Monthly Archives: August 2011


These are the photos of Mexico which most impacted me. They tell stories…some of those stories we came to know a bit, others are still hidden, but they are there, clearly there for the discovering.

I love this shot. You may notice the parallelism between the “doing the job” legs of the table and Herason’s. Herason was probably the most joyful and embracing child in the village. He looks to be about 6 or 7. He is most likely 10-12. Herason has a heart condition; Lenora pointed out all tale tell signs of such to the soon to be medical folks on the trip with us. She showed them what to look for and let them listen for signs of trouble on the stethoscope as well. I loved that moment. Herason was delighted to be held by the beautiful blond while Miss Lenora checked him out. I loved that Miss Lenora was able to give his mama some valuable information and that the students got an opportunity to gain skill and insight in such. And maybe most importantly, the students realized that this little fella, who we all loved so, needed someone’s help, as much as the kiddos as Children’s Hospital do. But, there is no Children’s or even a Doctor’s office within hours of where Herason lives…if his family could afford it. I watched those future UAB Medical School students and the gears behind their eyes turning. I know overseas clinics have long been a hazy dream for many of our Edgers…I think on this trip, now 18, graduated and better able to see forward, some clarity came for them.

This is Eduardo. He helped us dig, load and carry dirt and rocks, even mix cement. He’d be waiting in the morning for us and wave us off every evening. Yes, he ran and played, squealed when he was grabbed up and held high or upside down, but he also worked along side of us, for a smile and bit of our Gatorade, and picture or two with us, which he will most likely never see. He is poor. His home is small, surely crowded. I don’t know if there is water within it. There were chickens walking within it. But, he seemed free and mostly happy and strong. He did not whine or ask us for breaks or beg us for anything. He seemed so happy, just to be near and known and playing a part in all we were doing, together.

I don’t know this little girl’s name. She did not so much interact with us. She watched us. I guess turnabout is fair play. I wondered what she wondered about us. I wondered what her imagination may have suggested to her, mine certainly made suggestions to me. I wondered what fears of us or maybe contempt may have held sway in her. I wondered what she knew that I did not, perhaps foolishly, know.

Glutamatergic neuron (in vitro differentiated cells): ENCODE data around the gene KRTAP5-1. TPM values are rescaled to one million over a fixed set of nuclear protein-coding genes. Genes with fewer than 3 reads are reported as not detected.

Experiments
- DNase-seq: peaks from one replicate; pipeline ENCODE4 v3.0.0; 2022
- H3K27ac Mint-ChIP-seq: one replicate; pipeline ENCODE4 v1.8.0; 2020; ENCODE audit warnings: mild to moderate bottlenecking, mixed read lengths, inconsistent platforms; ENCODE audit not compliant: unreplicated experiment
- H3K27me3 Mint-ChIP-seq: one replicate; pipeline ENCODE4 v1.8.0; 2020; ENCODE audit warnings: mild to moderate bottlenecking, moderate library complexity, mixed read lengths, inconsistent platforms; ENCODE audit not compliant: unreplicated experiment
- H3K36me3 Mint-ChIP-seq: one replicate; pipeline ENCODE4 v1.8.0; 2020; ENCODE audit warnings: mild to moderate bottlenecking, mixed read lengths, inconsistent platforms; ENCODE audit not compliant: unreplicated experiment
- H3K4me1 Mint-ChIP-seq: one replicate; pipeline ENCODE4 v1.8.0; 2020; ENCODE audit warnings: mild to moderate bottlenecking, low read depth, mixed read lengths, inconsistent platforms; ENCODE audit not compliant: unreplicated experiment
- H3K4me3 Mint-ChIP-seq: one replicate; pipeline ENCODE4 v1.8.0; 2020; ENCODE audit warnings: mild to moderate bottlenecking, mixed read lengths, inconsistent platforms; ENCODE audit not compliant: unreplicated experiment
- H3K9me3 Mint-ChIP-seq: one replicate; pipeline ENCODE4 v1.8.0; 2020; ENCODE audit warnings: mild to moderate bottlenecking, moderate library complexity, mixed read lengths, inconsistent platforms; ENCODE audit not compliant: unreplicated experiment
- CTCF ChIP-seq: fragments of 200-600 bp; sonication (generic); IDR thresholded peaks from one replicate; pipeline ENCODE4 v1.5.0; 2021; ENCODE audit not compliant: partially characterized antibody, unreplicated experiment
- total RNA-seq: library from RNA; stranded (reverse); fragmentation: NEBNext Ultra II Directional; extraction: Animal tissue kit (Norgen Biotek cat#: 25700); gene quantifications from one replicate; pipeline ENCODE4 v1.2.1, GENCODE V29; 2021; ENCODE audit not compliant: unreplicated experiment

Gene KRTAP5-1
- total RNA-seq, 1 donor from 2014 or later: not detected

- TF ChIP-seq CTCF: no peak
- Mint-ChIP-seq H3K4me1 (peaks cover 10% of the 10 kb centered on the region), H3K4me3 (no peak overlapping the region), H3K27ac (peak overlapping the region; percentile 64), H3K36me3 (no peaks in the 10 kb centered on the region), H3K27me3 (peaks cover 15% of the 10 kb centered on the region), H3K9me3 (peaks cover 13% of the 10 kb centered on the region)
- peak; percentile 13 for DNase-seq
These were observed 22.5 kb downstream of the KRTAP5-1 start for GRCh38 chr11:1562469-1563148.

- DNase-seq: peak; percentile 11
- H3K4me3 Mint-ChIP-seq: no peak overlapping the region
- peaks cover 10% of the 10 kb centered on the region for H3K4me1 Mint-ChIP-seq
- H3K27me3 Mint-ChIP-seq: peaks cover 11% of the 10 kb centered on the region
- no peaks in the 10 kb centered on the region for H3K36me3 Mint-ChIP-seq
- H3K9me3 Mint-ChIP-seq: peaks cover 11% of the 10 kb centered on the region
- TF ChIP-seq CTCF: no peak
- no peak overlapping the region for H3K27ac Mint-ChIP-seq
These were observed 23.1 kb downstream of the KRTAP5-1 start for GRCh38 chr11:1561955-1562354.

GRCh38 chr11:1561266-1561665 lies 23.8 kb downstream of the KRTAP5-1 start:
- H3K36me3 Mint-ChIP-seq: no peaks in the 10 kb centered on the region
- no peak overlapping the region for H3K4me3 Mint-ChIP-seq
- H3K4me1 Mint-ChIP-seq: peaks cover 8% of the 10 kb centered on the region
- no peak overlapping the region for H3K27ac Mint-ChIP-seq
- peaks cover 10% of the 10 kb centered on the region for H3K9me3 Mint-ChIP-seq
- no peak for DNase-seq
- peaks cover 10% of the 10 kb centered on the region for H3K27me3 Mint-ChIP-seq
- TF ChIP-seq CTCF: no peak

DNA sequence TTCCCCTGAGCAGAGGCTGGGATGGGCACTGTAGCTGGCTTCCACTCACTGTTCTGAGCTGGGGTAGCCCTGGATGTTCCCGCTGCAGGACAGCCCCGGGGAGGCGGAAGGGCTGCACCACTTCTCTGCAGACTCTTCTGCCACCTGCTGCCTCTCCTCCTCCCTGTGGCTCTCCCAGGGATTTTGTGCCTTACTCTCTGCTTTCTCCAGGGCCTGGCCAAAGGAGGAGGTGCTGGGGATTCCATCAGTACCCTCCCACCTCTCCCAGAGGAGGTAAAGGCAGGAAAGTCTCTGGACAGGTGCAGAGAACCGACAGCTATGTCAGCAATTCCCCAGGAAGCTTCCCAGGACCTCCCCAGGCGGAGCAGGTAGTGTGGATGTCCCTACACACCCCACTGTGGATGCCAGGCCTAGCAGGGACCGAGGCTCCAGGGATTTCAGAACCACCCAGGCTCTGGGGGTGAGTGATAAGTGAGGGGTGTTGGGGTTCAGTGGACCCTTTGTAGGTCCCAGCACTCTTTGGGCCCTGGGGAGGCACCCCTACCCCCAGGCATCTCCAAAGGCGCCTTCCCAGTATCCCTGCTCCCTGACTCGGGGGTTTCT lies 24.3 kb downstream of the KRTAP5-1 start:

This is my favorite picture ever. And why I take pictures and Kenzie captures moments, stories on “film.” Kenzie lingers well, she is usually a step “behind” us…we’ve probably run on ahead of the moment. I think she got this shot as we were hurrying on in to set up for something. I remember looking back and seeing her with this little bit outside the child’s house. In many ways for me, this is the shot, the encapsulation of the trip. I love freeze frame water shots. I loved to see movement “captured,” the fluid for a millisecond stilled and life truly “ever now.” The beauty on this child’s face is nothing less than manifested life. This moment was, is, is to come. It is always NOW, always alive.

all Photos: Kenzie Greer


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My kiddos at home and school, DO NOT hang on the porch, sit atop our fence post or climb a tree to get a glimpse of me coming.

My kiddos at home and school, DO NOT usually hug my neck or kiss my check in greeting. They do not throw their arms about me or clamber up and onto my back whenever I come near. My kids are pretty dang affectionate. But never have they been so very glad to see me, their mama…even when I have been away awhile, as were these kiddos.

I was, we were, perfect STRANGErs. We didn’t look like them or understand most anything they said to us…we didn’t dress like them or style our hair like them or have hardly anything in common with them…all that they knew was that we were coming to see THEM! And that seemed more than enough to warrant the greeting we gained.



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scenes that stuck

These are some scenes that are stuck in me from our trip. Sweet friends we made. Tender times with the kiddos. So glad Kenzie got these awesome shots to commemorate them. Y’all know she is just 15, don’t you. Yeah.

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Who can you get your arms around?

It was a privilege to go to Mexico…a huge capital outlay in the scheme of things, worldwide. We each charged above the clouds on fuel costing the equivalent of a family’s yearly wages. We laid out dollars for fun and food that would have been a year’s food budget for an entire family. Were they wasted? Our monies, if not our efforts to make things a bit better? Should we have sent it on in our stead? There are arguments for such, against the self-focus of short-term missions. They make me stop and think, those lines of reasoning.